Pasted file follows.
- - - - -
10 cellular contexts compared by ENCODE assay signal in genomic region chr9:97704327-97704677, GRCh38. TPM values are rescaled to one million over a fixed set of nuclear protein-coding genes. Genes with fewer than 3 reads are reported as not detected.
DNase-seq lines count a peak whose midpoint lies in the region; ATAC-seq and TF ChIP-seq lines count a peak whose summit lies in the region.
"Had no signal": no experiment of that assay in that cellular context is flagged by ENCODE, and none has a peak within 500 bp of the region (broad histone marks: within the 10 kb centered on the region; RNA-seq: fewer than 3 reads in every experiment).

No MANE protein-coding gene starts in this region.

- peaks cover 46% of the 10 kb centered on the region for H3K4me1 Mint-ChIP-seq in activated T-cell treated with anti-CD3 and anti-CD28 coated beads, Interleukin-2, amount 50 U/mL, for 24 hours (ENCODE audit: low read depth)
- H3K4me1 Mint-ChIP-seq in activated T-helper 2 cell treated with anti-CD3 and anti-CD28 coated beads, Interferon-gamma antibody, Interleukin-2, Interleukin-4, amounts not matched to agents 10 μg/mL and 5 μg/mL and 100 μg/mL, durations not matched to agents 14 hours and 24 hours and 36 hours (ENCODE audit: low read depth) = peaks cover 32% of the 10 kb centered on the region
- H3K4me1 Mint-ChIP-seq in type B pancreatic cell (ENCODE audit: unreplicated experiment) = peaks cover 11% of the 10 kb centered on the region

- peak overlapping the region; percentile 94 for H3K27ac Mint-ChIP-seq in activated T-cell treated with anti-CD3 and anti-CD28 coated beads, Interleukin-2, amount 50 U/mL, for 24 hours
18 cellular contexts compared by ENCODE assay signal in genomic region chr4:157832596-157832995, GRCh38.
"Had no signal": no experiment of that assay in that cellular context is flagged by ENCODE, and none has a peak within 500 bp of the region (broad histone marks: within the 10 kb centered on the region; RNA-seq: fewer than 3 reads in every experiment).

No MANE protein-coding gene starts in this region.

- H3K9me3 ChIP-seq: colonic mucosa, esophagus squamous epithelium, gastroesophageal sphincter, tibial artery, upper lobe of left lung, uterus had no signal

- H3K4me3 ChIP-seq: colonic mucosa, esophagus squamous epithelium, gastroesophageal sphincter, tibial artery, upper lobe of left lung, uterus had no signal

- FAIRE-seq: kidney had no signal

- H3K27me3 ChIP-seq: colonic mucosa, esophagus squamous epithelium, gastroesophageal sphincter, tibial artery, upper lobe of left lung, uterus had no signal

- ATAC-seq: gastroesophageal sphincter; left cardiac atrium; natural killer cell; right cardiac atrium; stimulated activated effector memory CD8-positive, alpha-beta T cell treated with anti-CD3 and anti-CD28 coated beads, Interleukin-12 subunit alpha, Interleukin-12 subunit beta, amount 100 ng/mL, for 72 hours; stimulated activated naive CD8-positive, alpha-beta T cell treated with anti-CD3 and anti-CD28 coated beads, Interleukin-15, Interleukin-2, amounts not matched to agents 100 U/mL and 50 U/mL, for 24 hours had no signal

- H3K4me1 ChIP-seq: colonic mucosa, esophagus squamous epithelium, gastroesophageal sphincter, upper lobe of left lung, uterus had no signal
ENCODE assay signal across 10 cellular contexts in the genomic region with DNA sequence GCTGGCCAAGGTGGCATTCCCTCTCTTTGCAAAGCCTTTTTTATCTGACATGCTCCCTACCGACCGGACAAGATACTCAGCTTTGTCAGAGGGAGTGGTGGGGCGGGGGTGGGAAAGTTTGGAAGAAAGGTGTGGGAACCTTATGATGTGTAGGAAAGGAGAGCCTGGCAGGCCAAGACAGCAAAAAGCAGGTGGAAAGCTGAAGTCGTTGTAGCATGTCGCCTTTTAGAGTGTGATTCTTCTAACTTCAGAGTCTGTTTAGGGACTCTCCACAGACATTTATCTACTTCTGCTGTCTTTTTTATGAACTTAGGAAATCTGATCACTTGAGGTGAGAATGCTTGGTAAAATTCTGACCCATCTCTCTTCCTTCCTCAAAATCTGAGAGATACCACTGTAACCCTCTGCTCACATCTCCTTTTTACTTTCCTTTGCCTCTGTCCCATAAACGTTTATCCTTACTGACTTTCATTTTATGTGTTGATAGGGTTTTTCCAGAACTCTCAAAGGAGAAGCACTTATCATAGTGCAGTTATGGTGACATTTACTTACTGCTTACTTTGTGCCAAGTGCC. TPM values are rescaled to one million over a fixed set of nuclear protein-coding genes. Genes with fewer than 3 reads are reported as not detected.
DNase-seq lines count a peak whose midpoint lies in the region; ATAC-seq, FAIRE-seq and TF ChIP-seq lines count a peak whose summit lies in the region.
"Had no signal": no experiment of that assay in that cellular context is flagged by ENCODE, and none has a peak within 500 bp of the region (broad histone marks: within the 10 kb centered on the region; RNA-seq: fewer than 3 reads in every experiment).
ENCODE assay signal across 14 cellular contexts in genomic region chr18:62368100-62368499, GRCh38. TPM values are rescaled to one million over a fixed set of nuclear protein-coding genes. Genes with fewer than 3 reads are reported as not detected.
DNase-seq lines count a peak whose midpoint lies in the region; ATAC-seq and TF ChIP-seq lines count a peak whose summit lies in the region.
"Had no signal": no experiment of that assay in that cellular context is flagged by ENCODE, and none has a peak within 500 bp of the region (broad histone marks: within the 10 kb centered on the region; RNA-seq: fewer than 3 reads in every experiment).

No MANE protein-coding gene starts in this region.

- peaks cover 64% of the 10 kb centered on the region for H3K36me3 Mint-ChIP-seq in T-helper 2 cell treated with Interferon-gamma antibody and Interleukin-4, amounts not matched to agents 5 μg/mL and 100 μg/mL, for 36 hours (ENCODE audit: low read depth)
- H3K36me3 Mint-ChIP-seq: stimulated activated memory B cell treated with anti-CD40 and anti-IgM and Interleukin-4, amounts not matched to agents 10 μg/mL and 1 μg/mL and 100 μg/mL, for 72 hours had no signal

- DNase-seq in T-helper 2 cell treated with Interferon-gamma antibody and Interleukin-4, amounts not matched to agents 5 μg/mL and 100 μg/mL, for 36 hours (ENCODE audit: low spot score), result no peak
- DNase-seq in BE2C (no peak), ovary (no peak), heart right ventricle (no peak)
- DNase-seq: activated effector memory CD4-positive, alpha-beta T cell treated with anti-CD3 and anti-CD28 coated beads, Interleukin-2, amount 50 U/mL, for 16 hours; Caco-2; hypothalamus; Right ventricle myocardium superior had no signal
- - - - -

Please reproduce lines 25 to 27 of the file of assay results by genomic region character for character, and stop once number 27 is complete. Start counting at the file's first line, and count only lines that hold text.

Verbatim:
- peaks cover 64% of the 10 kb centered on the region for H3K36me3 Mint-ChIP-seq in T-helper 2 cell treated with Interferon-gamma antibody and Interleukin-4, amounts not matched to agents 5 μg/mL and 100 μg/mL, for 36 hours (ENCODE audit: low read depth)
- H3K36me3 Mint-ChIP-seq: stimulated activated memory B cell treated with anti-CD40 and anti-IgM and Interleukin-4, amounts not matched to agents 10 μg/mL and 1 μg/mL and 100 μg/mL, for 72 hours had no signal

- DNase-seq in T-helper 2 cell treated with Interferon-gamma antibody and Interleukin-4, amounts not matched to agents 5 μg/mL and 100 μg/mL, for 36 hours (ENCODE audit: low spot score), result no peak